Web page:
The Reality of a Changed Landscape in Higher Education Affects Everyone
Colby-Sawyer College is committed to engaged learning, which integrates teaching and learning in the arts and sciences with professional preparation. With 175 years experience as an educational institution, Colby-Sawyer is part of the backbone of the higher education community, with a long and proud tradition of excellence in education.
The landscape of higher education is, however, changing, as we are reminded every day by news that illustrates in stark detail the demographic, economic and competitive challenges that colleges especially small, tuition-dependent private colleges like Colby-Sawyer are facing. Across America, and especially in New Hampshire and New England, where the majority of our students come from, family incomes are flat, unemployment remains high, home values are still down from where they once were, many do not have increased access to credit, and student debt is at an all-time high.
With award-winning faculty and students, championship athletic teams and a beautiful campus in a supportive town, the college has many strengths and plans for the future. Just in the past five years, we have strengthened our collaboration with the Dartmouth-Hitchcock Medical Center, welcomed students from more than 30 countries, increased the size of our full-time faculty, and made significant investments in our campus facilities to aid our students' teaching and learning experiences.
Colby-Sawyer's goal of enrolling 450 students for the incoming class has nearly been reached, but as the projected net tuition revenues for next year became more clear, so, too, did the fact that the college faces significant financial challenges in order to achieve a balanced budget for next year. Like many colleges before us and around us, we will need to reduce expenses to achieve that balanced budget. Expense reductions identified by senior staff within departmental budgets were not enough to balance the college budget. The Board of Trustees and senior staff had to consider every option.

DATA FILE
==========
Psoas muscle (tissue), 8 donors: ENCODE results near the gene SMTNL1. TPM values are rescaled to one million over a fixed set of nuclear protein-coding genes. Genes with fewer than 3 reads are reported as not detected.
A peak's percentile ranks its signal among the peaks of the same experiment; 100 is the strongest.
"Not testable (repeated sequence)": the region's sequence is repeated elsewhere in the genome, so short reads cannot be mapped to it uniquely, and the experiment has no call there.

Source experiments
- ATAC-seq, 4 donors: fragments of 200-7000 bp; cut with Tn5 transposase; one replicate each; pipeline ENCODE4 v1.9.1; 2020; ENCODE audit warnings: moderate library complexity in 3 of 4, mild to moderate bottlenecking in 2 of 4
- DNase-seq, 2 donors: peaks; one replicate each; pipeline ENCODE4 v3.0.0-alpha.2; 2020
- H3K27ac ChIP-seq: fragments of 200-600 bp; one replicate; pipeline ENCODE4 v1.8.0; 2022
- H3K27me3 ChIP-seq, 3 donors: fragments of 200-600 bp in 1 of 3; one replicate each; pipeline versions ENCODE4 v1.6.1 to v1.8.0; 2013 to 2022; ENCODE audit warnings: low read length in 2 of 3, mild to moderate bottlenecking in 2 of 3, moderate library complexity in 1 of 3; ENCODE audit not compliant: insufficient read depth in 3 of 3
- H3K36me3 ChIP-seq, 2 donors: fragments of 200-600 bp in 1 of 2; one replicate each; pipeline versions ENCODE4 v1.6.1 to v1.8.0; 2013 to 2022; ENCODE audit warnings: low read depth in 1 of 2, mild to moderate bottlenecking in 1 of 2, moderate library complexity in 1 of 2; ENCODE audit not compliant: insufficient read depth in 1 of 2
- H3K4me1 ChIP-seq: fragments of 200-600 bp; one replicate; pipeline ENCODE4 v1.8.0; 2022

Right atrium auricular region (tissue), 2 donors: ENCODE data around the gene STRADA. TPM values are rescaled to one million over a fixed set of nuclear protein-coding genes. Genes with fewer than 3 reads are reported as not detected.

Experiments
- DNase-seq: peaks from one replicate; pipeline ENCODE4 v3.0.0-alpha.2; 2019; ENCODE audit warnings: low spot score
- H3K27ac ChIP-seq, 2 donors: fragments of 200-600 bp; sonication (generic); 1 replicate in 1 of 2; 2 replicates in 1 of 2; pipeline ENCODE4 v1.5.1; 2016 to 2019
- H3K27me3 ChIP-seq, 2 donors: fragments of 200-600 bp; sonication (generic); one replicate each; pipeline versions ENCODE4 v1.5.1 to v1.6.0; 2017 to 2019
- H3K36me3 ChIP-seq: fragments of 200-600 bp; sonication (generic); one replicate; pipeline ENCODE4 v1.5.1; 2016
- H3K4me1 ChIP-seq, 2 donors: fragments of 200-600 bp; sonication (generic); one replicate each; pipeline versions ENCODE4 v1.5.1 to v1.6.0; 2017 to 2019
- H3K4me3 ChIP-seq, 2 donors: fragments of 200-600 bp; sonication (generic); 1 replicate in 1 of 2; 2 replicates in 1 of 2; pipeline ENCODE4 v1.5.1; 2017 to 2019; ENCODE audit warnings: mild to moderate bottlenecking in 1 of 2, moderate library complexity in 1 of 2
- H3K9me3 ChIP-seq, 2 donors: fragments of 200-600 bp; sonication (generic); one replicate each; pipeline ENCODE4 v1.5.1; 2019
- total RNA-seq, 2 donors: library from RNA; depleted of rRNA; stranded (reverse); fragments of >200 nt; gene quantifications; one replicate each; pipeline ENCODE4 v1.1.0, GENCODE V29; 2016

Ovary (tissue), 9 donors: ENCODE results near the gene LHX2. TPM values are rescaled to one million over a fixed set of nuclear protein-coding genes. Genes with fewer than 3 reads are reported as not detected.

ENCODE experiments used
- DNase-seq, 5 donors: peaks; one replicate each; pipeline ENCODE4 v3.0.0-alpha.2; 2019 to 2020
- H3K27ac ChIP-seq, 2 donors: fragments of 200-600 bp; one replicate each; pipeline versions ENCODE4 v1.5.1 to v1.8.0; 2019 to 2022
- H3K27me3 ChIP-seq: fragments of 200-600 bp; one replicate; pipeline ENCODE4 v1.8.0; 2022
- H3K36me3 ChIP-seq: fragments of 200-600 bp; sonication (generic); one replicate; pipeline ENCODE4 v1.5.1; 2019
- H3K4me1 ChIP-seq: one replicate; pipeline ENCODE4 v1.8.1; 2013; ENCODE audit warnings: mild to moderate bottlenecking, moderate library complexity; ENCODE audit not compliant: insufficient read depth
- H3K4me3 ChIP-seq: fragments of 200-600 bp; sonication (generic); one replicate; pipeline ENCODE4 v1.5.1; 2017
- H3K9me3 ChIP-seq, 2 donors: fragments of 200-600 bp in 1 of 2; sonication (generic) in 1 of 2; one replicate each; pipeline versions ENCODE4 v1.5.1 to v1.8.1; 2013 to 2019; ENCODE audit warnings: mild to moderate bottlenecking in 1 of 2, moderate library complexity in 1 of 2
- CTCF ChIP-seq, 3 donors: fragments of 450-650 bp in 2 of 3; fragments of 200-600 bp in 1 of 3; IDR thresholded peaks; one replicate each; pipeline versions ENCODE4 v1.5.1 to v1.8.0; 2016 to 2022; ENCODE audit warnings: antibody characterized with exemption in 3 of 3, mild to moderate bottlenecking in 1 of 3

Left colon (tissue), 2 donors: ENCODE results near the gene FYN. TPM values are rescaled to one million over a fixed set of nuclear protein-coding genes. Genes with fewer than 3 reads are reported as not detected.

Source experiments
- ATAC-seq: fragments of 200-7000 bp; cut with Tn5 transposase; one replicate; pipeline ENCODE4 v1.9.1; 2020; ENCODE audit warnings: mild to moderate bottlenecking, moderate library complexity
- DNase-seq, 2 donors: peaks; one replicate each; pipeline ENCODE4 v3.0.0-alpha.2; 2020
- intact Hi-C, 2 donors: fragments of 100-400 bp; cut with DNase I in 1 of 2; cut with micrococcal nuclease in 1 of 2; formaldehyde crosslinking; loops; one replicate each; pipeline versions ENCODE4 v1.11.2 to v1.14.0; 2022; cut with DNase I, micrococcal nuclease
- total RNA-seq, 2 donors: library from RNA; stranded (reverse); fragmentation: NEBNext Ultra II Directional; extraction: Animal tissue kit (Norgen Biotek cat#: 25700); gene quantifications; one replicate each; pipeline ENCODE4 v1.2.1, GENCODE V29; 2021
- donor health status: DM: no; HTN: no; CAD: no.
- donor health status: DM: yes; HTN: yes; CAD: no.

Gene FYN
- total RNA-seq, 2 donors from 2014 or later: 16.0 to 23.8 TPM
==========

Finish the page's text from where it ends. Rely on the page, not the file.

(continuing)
On Wednesday, May 15, Colby-Sawyer College released 15 full- and part-time staff members from departments across campus. Each was offered a severance package with health benefits. The college also hired an expert in employment transitions to work with each former staff member regarding future employment. The extent of the college's regret at having to take this action cannot be adequately expressed, as the individuals affected offered, for years, their great talents and gifts to the college and its mission to educate students. For their service, we thank them and will always remain grateful.
Together our community will shape the future of Colby-Sawyer. There is a place and a purpose for Colby-Sawyer and colleges like us, and the only way we will adapt to a changing landscape, as we must do, is to believe in ourselves and our students.
If you walk around our campus, you will note the years on the buildings' cornerstones: 1928, 1929, 1930, 1931, 1932 ... they are proof of hope and perseverance during devastating times that must have seemed as disorienting to people then as we may feel now. With creative and innovative solutions, tenacity and compassion, we are confident that we will adapt and endure as a college that graduates well-prepared students for careers of the future in a competitive, ever-changing world.
Thomas C. Galligan Jr.
Professor of Humanities
May 17, 2013
Correction, May 22: Colby-Sawyer College released 16 full- and part-time staff members from departments across campus.